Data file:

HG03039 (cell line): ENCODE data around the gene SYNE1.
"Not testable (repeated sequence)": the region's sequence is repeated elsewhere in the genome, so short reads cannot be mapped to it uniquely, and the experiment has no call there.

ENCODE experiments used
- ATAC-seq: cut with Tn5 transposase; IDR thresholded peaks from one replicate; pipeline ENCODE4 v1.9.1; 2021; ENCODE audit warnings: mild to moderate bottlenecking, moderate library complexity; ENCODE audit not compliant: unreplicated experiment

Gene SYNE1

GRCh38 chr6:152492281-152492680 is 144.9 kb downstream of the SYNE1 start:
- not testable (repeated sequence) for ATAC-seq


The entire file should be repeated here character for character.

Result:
HG03039 (cell line): ENCODE data around the gene SYNE1.
"Not testable (repeated sequence)": the region's sequence is repeated elsewhere in the genome, so short reads cannot be mapped to it uniquely, and the experiment has no call there.

ENCODE experiments used
- ATAC-seq: cut with Tn5 transposase; IDR thresholded peaks from one replicate; pipeline ENCODE4 v1.9.1; 2021; ENCODE audit warnings: mild to moderate bottlenecking, moderate library complexity; ENCODE audit not compliant: unreplicated experiment

Gene SYNE1

GRCh38 chr6:152492281-152492680 is 144.9 kb downstream of the SYNE1 start:
- not testable (repeated sequence) for ATAC-seq